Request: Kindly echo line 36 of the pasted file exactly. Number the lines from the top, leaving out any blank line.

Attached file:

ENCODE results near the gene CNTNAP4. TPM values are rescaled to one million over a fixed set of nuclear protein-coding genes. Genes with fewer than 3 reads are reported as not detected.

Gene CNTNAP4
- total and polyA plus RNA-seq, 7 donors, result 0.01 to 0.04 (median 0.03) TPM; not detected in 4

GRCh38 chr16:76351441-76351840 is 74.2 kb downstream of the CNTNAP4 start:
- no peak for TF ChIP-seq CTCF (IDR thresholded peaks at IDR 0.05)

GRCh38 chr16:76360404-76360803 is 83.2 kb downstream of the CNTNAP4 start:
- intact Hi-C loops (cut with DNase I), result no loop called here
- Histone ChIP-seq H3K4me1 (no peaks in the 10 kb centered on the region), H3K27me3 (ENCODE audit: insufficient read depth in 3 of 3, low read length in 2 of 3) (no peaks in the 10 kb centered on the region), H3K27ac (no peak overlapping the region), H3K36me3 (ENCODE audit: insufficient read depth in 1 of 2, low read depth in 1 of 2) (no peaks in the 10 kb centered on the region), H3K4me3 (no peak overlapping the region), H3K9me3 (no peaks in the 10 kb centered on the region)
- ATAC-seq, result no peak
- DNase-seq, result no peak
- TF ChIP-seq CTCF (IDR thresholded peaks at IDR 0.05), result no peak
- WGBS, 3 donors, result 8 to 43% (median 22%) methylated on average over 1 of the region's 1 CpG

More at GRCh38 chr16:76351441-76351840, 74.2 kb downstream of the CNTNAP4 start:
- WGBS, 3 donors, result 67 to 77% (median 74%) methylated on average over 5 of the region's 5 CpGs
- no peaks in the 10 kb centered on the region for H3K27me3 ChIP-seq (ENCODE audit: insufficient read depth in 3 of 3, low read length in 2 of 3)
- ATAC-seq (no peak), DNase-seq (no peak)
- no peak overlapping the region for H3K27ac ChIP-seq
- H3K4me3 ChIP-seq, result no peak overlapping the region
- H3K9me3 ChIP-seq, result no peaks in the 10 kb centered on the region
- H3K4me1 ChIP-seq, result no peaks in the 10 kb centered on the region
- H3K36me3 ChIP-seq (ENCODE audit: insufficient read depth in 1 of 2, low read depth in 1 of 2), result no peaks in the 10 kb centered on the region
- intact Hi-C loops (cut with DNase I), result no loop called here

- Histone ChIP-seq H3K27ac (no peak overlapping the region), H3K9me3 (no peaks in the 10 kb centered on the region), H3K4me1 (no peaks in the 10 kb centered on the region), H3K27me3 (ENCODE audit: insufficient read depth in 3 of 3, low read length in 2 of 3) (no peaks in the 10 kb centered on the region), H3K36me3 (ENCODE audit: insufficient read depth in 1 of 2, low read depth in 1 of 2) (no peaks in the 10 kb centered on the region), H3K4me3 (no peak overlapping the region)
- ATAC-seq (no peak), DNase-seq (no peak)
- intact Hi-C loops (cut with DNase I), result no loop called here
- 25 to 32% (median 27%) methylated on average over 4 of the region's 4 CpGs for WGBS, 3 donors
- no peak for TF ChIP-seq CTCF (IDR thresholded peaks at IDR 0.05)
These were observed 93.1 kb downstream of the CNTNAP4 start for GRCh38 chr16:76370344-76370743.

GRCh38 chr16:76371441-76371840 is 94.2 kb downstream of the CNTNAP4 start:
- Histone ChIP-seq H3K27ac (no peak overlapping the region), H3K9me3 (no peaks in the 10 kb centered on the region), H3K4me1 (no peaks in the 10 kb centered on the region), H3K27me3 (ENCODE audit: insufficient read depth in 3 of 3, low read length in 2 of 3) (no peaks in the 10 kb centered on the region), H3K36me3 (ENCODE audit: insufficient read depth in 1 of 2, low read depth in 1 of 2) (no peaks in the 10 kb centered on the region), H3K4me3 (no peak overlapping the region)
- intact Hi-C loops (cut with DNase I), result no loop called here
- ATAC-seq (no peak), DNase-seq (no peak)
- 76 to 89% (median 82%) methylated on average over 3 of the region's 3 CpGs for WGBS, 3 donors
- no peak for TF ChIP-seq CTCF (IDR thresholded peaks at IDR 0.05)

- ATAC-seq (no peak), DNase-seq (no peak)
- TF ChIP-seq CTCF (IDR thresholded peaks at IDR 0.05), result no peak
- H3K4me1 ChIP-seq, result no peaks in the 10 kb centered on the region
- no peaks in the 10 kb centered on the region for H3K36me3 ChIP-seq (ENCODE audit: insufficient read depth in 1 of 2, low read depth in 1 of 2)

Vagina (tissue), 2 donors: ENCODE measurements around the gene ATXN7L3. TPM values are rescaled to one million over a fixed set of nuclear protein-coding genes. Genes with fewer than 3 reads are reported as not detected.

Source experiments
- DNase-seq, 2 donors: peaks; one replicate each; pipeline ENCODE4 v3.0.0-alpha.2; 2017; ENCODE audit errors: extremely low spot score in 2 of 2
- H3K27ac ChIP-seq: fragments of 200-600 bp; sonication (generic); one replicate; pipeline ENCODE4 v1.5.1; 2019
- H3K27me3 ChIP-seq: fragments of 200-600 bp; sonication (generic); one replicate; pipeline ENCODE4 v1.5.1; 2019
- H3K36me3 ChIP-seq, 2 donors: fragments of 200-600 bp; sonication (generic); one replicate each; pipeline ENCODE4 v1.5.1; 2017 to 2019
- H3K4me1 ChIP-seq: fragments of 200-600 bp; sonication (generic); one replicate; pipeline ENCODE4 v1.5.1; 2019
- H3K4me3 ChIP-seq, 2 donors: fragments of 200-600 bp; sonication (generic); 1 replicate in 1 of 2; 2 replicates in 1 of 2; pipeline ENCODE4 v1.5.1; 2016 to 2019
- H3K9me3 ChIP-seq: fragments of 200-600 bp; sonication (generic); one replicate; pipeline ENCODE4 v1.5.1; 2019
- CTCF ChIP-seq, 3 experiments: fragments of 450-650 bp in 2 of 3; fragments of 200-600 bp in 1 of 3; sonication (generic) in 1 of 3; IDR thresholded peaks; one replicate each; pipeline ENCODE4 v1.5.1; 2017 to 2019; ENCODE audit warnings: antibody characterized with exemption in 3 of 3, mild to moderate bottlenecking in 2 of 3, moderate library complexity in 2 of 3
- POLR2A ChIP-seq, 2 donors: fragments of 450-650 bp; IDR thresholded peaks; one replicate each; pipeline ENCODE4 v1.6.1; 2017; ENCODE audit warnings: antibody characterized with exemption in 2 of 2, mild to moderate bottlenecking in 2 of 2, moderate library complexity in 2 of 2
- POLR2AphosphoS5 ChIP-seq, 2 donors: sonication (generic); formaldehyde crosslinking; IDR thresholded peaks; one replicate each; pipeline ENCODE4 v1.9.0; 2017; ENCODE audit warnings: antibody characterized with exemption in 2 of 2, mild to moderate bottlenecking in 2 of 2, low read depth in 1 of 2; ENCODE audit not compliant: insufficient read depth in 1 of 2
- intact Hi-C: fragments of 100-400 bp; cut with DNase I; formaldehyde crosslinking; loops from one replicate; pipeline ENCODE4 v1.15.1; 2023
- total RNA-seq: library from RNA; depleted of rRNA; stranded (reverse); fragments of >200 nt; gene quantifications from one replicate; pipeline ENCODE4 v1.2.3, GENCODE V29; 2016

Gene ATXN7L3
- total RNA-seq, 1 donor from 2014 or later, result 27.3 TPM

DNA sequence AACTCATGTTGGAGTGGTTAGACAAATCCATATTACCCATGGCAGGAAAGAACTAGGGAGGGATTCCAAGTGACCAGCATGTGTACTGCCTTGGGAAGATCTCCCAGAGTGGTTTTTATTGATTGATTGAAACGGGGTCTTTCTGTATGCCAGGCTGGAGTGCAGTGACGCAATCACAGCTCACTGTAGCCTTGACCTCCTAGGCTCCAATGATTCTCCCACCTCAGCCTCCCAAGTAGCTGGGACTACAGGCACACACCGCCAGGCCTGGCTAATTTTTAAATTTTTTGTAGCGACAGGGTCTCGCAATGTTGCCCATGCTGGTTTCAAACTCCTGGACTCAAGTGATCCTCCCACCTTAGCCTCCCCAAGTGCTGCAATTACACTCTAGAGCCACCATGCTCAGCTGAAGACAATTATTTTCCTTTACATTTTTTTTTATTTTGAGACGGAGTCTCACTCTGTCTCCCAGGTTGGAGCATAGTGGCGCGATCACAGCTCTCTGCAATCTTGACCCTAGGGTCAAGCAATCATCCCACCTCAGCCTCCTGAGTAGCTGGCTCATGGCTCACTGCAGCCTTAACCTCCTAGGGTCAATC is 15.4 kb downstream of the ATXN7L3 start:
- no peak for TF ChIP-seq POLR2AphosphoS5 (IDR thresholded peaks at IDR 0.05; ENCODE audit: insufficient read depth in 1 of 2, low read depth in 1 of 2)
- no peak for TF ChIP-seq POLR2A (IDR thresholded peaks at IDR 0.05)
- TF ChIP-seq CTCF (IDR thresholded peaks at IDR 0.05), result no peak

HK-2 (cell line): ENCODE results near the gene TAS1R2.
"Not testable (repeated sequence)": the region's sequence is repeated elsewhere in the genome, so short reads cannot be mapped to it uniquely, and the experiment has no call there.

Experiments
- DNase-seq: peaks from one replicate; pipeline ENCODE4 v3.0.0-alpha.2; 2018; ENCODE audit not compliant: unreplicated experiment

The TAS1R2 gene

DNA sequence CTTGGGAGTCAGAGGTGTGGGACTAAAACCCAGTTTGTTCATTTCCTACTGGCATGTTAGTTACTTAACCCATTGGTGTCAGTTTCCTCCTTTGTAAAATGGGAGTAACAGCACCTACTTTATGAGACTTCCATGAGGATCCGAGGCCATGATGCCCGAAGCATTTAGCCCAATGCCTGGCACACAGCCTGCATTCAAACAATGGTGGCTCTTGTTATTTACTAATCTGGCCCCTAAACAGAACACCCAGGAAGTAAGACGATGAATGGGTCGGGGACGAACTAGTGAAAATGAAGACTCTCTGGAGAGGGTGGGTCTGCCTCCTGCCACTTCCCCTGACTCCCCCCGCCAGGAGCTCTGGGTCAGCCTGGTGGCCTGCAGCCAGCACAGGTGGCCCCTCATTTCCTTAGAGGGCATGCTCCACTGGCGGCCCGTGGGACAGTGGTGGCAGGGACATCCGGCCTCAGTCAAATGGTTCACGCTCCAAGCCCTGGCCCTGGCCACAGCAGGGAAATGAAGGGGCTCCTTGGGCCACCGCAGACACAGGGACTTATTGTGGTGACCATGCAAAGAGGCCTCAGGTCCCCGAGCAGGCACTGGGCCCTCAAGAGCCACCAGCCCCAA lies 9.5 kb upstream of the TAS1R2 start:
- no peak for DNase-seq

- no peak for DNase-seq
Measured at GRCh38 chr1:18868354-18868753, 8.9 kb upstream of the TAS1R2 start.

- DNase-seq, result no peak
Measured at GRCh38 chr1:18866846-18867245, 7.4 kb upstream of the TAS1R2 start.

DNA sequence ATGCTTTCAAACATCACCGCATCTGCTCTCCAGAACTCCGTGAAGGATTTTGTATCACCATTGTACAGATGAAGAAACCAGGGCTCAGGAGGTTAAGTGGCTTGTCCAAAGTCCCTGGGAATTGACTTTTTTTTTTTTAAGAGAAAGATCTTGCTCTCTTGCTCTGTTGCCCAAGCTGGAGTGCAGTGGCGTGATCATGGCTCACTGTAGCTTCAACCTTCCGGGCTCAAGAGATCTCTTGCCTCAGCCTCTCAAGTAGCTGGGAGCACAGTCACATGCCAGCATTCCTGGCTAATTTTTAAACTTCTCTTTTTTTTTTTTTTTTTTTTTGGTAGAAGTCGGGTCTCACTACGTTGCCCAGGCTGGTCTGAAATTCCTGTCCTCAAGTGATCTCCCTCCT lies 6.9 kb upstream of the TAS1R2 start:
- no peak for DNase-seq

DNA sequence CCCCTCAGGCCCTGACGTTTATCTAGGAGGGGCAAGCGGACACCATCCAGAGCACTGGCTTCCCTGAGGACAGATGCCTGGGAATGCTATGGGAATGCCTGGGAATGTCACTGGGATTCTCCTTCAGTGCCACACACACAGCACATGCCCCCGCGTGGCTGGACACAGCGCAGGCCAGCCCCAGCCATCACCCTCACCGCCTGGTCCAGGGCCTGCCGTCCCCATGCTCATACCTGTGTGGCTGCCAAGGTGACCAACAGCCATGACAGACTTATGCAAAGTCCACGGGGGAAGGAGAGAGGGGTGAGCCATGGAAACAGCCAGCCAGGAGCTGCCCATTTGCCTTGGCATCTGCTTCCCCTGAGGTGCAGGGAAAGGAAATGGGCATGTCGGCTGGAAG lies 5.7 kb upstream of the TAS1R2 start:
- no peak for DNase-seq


- TF ChIP-seq CTCF (IDR thresholded peaks at IDR 0.05), result no peak